Friday, April 20, 2012
Soft Boys 2: Underwater Moonlight
Underwater Moonlight is one of those albums that gets called a lost classic, mostly because it barely sold when it was first released. But there were enough record store geeks who championed it, and these were likely the same ones who enabled Robyn Hitchcock to maintain a solo career in the first place. For the rest of us, who got into his career from the other end, it’s an essential purchase.
The main thing about it is that the concentration seems to be more on “straight” rock, leaving the absurdities of earlier Soft Boys records to the lyrics and titles. For starters, “I Wanna Destroy You” is a powerful opener, all major chords and harmonies and fantastic bass until the disembodied ending. “Kingdom Of Love” is a fairly standard boogie song, and one that would resurface again and again throughout the following decade. There’s even a sitar on “Positive Vibrations”, which predicts the psychedelic throwback phase of the mid-‘80s. “I Got The Hots” alternates between a creepy verse and a much more tuneful other section, relying on wacky rhymes. His singing has become very confident on “Insanely Jealous”, even when he’s trying to keep up with all the words he’s written himself.
“Tonight” isn’t much on the surface, but it’s still a toe-tapper, right up to the phlanged effect on the fade. The “angular” sound returns on “You’ll Have To Go Sideways”, a speedy exercise in riffing over an odd meter with conflicting voices in the keyboards. Followed by “Old Pervert”, the side has taken a distinctively twisted turn. Luckily, “Queen Of Eyes” sounds just like the Byrds. The title track borrows its melody from “First There Was A Mountain”, and is about either a couple of statues who go for a swim, or two human lovers that drown themselves. Whatever it is, it gives Robyn a chance to talk about fish again.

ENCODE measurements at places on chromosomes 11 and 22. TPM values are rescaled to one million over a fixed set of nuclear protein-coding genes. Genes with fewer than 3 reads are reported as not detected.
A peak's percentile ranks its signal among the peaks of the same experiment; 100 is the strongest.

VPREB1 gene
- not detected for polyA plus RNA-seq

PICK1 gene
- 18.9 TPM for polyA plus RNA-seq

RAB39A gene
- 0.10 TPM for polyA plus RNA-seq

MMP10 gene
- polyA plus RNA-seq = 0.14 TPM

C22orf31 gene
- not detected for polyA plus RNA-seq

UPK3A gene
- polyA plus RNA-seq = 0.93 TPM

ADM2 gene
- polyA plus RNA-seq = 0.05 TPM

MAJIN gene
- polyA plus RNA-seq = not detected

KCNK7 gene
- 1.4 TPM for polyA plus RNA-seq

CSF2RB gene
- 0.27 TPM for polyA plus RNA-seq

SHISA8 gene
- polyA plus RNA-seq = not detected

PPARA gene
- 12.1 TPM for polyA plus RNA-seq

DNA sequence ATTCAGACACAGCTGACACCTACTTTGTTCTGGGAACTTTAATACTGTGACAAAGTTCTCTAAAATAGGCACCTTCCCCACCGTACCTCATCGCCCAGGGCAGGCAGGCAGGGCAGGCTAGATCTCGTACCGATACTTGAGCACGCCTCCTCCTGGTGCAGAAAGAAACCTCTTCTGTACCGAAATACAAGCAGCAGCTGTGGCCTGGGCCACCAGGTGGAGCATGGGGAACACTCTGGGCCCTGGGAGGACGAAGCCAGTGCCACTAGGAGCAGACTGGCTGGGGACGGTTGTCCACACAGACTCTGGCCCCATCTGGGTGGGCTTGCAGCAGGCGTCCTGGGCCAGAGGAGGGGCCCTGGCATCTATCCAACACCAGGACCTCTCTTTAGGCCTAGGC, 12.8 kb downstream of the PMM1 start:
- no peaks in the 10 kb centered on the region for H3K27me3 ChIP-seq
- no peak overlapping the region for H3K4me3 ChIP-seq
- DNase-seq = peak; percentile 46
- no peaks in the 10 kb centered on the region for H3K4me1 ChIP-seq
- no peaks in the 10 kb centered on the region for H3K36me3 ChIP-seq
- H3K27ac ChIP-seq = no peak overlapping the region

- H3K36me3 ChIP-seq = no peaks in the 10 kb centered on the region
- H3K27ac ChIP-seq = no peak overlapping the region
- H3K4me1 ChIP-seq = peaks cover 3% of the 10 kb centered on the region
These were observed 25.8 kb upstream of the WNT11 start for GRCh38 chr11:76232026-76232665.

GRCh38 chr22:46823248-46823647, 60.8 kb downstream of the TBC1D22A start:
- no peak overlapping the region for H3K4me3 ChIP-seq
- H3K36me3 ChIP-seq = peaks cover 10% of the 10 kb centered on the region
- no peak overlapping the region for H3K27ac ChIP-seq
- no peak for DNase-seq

Its charms aren’t immediately apparent, but of the two official Soft Boys albums, Underwater Moonlight is closest to the Egyptians sound, and not because it involves the same people. As with everything else Robyn’s done, it has been reissued, with different add-ons, every decade or so, making it more widely available to people who wanted to hear what all the music snobs were going on about. Rykodisc added eight bonus tracks, and then Matador added a ninth, plus a disc of rehearsals called …And How It Got There. The current Yep Roc edition pares it back to the original LP sequence, but also offers a download access to all 30 tracks that had appeared in previous reissues.
The Soft Boys Underwater Moonlight (1980)—3½
1992 Rykodisc reissue: same as 1980, plus 8 extra tracks
2001 …And How It Got There edition: same as 1992, plus 18 extra tracks